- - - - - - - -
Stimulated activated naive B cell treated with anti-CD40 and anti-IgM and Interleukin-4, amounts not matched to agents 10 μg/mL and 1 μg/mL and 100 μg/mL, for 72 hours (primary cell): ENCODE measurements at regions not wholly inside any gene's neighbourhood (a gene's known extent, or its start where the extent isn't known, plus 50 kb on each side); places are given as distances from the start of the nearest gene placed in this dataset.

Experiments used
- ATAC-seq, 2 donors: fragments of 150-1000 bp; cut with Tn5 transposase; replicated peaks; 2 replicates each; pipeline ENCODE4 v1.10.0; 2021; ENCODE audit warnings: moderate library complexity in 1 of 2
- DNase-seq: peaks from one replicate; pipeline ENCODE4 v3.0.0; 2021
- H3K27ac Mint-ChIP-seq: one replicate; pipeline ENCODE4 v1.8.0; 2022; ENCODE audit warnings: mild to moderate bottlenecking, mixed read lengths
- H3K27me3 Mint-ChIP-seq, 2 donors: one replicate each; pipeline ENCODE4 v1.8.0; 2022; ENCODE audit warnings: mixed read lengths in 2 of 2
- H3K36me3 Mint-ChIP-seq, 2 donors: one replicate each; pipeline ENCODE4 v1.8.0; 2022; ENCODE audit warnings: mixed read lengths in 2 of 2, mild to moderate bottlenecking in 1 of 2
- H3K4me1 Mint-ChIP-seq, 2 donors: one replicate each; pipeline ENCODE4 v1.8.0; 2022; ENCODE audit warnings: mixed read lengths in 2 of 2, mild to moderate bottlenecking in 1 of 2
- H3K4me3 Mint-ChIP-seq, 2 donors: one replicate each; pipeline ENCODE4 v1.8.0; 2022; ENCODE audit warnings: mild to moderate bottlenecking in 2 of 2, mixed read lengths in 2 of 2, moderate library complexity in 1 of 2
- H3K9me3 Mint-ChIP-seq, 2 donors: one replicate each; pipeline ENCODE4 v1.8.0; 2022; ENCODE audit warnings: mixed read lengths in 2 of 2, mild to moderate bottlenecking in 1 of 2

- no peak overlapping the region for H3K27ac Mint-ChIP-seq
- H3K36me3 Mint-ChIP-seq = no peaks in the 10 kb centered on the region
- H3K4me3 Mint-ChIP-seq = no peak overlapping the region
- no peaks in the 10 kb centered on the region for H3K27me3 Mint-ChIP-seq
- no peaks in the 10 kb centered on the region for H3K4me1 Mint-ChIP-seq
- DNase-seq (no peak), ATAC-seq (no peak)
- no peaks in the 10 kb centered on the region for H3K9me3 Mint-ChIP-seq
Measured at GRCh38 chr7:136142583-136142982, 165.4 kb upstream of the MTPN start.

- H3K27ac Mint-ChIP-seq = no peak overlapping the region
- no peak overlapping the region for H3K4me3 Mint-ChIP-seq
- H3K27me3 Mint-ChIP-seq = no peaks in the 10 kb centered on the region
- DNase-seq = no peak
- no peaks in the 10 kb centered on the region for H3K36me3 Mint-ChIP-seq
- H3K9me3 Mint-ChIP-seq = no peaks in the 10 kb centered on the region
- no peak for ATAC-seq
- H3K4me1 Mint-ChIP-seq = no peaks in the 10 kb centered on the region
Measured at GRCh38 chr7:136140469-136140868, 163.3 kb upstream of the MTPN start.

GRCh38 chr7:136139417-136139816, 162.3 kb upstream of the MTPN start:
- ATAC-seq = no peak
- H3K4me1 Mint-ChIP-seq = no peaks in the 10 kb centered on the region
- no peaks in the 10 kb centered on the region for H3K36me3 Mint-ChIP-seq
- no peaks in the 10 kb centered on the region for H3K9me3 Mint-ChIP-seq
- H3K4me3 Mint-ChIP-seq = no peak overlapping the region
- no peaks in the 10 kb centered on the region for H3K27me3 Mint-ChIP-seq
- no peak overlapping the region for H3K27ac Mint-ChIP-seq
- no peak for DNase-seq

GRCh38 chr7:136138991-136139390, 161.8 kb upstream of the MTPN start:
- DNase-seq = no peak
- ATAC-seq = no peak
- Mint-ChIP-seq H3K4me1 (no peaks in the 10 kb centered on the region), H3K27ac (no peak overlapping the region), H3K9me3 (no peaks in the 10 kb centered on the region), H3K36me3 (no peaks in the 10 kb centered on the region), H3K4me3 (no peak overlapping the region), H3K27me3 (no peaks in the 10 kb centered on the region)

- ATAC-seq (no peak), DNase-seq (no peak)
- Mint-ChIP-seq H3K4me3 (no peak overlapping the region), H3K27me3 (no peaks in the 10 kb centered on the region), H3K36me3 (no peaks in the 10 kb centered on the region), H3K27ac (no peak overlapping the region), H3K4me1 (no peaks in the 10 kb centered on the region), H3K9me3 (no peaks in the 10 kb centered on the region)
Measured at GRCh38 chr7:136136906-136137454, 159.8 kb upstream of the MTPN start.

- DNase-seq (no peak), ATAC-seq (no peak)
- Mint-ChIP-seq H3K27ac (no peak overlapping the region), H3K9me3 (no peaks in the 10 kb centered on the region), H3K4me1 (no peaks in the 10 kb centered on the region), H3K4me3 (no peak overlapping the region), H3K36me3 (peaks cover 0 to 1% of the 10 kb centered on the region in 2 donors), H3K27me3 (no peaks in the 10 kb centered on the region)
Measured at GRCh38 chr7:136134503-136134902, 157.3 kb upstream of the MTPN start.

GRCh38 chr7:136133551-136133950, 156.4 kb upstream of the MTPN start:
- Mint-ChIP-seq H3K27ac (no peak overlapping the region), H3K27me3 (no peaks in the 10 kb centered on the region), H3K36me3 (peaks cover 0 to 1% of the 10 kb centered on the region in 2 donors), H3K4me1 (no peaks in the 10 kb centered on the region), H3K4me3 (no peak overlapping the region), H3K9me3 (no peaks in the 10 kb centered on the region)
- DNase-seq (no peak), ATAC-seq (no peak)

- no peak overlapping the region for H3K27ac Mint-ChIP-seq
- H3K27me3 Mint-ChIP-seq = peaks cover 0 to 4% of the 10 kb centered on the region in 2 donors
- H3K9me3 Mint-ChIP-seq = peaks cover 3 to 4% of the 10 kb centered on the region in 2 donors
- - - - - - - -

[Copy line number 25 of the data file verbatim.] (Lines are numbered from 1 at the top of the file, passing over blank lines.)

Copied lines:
- no peak for ATAC-seq